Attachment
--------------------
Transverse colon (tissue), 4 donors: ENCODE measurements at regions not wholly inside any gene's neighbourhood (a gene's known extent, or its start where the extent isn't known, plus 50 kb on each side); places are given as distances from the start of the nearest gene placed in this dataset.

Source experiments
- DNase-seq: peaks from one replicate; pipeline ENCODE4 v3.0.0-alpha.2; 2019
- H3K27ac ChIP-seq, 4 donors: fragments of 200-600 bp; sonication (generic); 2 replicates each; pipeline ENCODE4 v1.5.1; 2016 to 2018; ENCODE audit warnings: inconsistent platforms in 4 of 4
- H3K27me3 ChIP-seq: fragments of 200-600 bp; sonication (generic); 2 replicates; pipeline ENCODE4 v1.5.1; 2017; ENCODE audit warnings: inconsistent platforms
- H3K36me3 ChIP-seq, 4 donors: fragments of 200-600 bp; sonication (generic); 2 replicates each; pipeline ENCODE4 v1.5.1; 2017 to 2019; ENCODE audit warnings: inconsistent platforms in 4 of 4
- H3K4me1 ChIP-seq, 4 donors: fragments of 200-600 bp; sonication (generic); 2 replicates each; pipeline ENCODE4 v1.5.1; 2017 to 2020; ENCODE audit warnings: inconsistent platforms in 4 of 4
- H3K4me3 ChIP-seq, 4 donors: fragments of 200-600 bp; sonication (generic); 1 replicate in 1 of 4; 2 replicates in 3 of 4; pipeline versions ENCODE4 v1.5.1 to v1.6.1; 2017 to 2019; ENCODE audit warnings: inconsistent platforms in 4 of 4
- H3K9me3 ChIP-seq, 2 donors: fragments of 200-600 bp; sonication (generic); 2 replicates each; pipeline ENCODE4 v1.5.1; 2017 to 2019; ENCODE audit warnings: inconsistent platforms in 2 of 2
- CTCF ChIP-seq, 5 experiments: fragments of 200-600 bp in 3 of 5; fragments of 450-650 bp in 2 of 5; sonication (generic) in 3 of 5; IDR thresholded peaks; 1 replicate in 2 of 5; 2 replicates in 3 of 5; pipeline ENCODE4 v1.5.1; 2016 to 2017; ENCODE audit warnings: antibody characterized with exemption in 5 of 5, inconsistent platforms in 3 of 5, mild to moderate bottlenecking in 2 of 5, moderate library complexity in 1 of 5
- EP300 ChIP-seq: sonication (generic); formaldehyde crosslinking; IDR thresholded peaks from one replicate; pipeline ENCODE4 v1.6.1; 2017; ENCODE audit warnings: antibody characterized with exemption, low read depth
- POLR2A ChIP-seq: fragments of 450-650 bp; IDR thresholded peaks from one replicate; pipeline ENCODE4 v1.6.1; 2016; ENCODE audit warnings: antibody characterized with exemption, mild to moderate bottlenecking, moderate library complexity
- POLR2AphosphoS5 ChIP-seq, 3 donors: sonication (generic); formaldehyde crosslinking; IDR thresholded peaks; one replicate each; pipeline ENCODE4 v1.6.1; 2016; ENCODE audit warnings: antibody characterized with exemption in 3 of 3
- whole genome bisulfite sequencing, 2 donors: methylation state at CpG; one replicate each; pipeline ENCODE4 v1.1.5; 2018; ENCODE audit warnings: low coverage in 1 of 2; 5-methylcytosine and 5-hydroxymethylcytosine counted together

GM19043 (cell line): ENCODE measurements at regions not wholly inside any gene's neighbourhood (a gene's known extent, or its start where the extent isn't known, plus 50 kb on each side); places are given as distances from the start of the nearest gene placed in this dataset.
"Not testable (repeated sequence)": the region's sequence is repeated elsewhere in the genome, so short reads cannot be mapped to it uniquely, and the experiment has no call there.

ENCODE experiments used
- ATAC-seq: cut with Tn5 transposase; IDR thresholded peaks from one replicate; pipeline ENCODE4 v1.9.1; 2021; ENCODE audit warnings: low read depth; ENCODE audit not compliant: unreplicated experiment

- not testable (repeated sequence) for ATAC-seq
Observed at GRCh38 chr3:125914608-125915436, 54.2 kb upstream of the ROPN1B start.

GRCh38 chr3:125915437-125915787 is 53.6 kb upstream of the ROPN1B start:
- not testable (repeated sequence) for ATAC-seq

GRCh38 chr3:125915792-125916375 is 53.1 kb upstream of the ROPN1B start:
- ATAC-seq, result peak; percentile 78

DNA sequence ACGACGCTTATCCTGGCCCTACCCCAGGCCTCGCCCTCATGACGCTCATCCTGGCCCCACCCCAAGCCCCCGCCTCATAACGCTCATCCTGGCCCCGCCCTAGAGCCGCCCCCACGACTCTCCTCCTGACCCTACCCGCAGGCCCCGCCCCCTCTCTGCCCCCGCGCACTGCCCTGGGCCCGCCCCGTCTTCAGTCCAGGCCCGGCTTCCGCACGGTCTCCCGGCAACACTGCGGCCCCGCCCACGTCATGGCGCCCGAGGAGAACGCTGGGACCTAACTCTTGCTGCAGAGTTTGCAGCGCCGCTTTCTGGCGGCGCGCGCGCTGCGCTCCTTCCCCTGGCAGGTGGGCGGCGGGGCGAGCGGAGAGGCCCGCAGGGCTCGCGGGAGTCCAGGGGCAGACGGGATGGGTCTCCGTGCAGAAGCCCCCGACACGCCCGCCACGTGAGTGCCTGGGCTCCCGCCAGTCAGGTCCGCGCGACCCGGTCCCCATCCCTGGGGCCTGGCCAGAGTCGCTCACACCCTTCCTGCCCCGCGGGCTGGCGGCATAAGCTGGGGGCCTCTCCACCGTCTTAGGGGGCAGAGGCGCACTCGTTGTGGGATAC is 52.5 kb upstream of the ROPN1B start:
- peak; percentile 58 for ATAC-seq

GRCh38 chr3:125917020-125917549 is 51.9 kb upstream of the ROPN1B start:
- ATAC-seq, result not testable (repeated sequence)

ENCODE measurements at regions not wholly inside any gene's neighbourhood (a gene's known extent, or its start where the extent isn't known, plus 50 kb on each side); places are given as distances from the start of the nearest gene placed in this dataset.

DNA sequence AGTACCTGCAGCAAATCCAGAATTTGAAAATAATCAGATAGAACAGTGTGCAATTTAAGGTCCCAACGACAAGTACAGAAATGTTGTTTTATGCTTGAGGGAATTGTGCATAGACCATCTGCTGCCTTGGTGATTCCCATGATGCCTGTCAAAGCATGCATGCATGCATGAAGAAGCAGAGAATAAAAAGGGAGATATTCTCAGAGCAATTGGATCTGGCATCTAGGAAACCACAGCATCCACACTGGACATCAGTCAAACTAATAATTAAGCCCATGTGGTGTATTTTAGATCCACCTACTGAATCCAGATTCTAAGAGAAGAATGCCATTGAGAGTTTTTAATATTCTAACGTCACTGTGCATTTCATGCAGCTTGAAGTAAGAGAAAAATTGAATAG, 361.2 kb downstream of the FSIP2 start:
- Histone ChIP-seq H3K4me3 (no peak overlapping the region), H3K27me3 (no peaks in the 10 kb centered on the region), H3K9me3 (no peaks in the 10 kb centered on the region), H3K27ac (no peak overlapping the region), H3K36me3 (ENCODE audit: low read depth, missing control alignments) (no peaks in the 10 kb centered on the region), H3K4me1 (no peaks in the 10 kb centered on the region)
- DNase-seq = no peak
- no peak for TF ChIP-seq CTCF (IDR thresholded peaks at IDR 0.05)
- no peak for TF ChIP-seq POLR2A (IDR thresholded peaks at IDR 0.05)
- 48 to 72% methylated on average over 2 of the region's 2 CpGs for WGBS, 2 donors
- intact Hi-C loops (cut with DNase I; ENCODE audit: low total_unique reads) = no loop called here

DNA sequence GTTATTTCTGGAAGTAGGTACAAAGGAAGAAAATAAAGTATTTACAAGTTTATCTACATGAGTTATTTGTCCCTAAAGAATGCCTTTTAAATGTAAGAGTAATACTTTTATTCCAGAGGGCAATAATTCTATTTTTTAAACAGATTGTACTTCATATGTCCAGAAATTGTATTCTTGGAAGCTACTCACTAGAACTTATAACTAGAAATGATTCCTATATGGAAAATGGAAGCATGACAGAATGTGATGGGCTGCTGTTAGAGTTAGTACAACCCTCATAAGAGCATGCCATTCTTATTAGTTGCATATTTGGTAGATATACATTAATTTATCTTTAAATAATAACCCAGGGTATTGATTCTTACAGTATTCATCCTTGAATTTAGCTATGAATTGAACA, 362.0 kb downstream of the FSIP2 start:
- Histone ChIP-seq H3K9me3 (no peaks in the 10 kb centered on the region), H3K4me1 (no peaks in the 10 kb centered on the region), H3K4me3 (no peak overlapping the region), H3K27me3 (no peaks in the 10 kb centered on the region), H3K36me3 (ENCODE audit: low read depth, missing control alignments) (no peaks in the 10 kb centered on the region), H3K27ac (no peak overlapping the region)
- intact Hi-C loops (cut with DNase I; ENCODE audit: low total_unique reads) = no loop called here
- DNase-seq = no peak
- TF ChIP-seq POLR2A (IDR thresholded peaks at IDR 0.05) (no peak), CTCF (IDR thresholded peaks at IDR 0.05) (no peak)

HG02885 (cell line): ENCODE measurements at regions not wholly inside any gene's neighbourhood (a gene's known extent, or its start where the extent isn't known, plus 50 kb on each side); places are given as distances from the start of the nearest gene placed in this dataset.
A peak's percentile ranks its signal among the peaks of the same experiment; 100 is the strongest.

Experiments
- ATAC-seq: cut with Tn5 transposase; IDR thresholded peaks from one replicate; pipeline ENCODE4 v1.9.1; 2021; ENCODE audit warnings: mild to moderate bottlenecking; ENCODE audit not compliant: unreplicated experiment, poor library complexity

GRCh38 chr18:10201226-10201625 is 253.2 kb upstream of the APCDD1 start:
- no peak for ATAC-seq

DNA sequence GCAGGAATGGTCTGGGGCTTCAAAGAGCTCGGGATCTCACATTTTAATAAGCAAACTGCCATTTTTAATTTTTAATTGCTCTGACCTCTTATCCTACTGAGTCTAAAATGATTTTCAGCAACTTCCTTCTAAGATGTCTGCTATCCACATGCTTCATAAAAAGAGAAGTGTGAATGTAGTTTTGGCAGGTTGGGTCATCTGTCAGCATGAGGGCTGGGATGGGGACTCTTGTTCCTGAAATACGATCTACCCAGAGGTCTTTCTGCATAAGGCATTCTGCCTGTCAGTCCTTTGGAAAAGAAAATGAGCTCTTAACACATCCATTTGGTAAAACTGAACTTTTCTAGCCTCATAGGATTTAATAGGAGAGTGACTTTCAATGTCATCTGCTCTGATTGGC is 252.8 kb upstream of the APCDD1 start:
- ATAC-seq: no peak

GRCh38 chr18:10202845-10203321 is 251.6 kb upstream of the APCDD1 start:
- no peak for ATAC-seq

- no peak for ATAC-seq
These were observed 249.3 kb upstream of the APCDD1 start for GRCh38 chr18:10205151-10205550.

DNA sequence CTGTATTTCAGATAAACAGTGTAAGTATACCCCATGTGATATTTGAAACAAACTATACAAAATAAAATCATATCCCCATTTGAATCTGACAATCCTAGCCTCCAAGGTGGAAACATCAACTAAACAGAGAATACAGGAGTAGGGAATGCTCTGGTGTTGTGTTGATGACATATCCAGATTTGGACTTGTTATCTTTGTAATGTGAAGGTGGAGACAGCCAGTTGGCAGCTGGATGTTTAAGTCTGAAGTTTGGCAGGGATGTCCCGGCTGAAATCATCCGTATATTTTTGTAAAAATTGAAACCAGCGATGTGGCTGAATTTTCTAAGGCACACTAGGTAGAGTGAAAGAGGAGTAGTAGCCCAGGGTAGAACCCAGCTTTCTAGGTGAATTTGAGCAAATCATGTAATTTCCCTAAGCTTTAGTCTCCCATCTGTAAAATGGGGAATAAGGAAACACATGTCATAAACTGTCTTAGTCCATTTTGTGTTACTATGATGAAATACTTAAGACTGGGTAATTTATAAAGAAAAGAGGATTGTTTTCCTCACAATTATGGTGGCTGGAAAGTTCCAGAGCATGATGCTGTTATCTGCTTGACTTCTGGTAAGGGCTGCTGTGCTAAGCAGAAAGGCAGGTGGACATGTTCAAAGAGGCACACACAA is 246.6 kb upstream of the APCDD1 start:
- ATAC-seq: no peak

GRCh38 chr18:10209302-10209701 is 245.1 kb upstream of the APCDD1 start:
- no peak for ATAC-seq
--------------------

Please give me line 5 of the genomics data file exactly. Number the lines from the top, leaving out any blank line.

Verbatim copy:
- H3K27me3 ChIP-seq: fragments of 200-600 bp; sonication (generic); 2 replicates; pipeline ENCODE4 v1.5.1; 2017; ENCODE audit warnings: inconsistent platforms